Earlier this year, I was fortunate enough to teach a couple of courses in American politics at a local community college. During one of the sessions, I took a census on what my students thought were the most important issues that could frame the 2016 presidential contest. I made two columns to divide Republican and Democratic Party voters and started to fill in what they thought each party would highlight to get voters to the polls for their candidate. For the Democrats, the economy was rated the highest. For the Republicans, it was terrorism. Both issues are of concern to people regardless of party affiliation, but as one of my students said quite presciently: “Never underestimate the power of fear.” When I asked if a majority of Americans would vote for a candidate who spoke about protecting the population from terrorists or crafting policies leading to job creation, the majority of the class said the candidate who spoke about terrorism would win. When I asked which party would better protect Americans from a terrorist act, the Republican candidate won hands down. I asked why they thought a Republican candidate would better protect Americans than a Democratic candidate, and the collective answer was a variation of this: “Well, the GOP is more, you know, pro-military than the Democrats, and when people are scared, they want the military to be there for safety and security.” All this, of course, was said many months before the attacks in Paris and San Bernardino, but it points to the power of fear in society. When we’re afraid of something, our natural instinct is to fight or flee. That’s why gun sales go up during moments of fear. Fear of a terrorist attack, fear of the government, fear of limiting firearm sales, fear of socialism, fear of fascism, fear of “losing,” makes many people crave the security of a weapon and a tough talking politician for whom nuance, subtlety, compromise, and a “long game” mindset are for wimps and pussies.
Contrast the above with economic issues. Except in times like The Great Recession or Great Depression, people aren’t collectively fearful of the economy. Instead, people are anxious about the economy, anxious about their jobs — or their ability to get a better job — but, to reiterate, rarely are they fearful about the economy. Why? Because the economy is a known entity. Yes, for better or worse, in the U.S. we’re all capitalists of one stripe or another, so we know the game. We know (almost by instinct) the game is rigged in favor of the wealthy. We know that companies have all the power, and we, as individuals, have very little. We know that “At Will” employment is unfair, but many of us accept it because, well, that’s the way it is. We know our personal incomes are shrinking, but we accept it because at least we have a job — and we’ll just try and work harder to keep our heads above water. We know that retirement is something the rich and those fortunate enough to have pensions will be able to realize, but we hope that a “better job” will be around the corner where we’ll finally be able to afford to save for when we get too old to work. By and large we know all these things, and that’s why we’re not fearful of the economy that can cause real devastation to an individual, household, and community when laws and policies work against the vast majority of workers. We’ve seen this over and over for the past 40 years in the form of the “Rust Belt” to the “Gig Economy.” These policies and market trends favoring a globally-focused wealthy class (some call it neoliberalism) displaces and destroys more lives than terrorists have. Do I have numbers to back up that claim? You can see the percentages here for unemployment rates for most countries globally. And deaths related to terrorism? Have a look here.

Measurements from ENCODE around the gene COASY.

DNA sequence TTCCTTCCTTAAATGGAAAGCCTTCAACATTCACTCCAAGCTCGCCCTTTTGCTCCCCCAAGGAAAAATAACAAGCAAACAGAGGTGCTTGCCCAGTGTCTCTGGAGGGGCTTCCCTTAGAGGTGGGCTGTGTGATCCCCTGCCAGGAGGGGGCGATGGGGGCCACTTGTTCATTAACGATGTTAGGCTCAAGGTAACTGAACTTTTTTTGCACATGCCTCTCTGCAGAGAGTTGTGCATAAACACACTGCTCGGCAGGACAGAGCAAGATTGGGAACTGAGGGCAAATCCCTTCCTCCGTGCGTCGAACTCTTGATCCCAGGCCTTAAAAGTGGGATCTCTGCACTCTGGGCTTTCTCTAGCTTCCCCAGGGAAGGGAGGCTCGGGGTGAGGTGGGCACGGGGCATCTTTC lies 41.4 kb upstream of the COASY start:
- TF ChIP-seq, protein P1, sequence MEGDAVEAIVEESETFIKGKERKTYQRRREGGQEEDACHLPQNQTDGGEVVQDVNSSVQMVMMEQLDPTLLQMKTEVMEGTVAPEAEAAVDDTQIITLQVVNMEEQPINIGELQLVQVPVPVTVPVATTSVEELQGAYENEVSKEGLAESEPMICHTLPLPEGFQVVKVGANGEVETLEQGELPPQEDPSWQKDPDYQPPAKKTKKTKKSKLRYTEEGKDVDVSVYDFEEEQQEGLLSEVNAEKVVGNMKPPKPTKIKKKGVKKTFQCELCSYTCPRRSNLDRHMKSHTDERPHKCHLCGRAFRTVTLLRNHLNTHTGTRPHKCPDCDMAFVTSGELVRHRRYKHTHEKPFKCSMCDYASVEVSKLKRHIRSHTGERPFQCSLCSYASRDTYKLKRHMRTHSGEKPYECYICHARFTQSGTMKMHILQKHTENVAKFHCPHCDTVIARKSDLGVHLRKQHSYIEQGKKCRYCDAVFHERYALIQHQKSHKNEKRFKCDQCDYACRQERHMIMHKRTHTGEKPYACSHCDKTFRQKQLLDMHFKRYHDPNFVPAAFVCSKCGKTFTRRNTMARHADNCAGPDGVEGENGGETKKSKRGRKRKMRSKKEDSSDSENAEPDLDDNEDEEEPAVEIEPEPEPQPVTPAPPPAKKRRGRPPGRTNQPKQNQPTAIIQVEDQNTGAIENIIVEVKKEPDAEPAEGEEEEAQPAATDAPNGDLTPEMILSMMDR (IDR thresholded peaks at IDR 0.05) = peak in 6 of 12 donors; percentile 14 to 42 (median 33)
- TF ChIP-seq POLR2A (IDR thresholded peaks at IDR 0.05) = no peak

However, numbers say one thing, and emotions another. When economic insecurity through the loss of a job, lousy wages, and a higher cost of living happens, many in the U.S. see it through a narrow perspective (i.e., a moral failing of the individual). When that individual perceives others “winning” while they are “losing,” they want easy to understand reasons why this is happening to them and what’s killing the American Dream. Because they are invested in “the system” where they make their money, many choose to ignore (or don’t understand) the structural issues driving those economic changes because, frankly, they work hard and play by the rules — but nevertheless things are going horribly, horribly wrong.
You take that anxiousness and shove it toward fear through terrorist acts (terrorists with brown faces who want a religiously conservative, closed, and authoritarian world), and suddenly some people have a real object to be afraid of. Suddenly, all those “moral failings” are not the fault of the individual, but of others. Suddenly, the fixation on one violent act obscures similar acts of terror by whites. Suddenly, the monsters will destroy us if we don’t act now. Suddenly, all those who look like the monsters are suspect. Suddenly, it doesn’t sound so bad to impose unconstitutional acts that will close down places of worship. Suddenly, it’s okay to commit acts of violence against people perceived as the monster. Suddenly, a candidate for president says “We need to bring back waterboarding” and many cheer because they want to torture the monsters and show them who’s boss. Suddenly, the society the monsters want for the world comes into being and those ideals that were once venerated — like reason, tolerance, freedom, and equality — are seen as dangerous, foreign, alien, and a corrupting force in society.
And suddenly, the monsters are victorious through a minimal amount violence that causes a maximum amount of terror.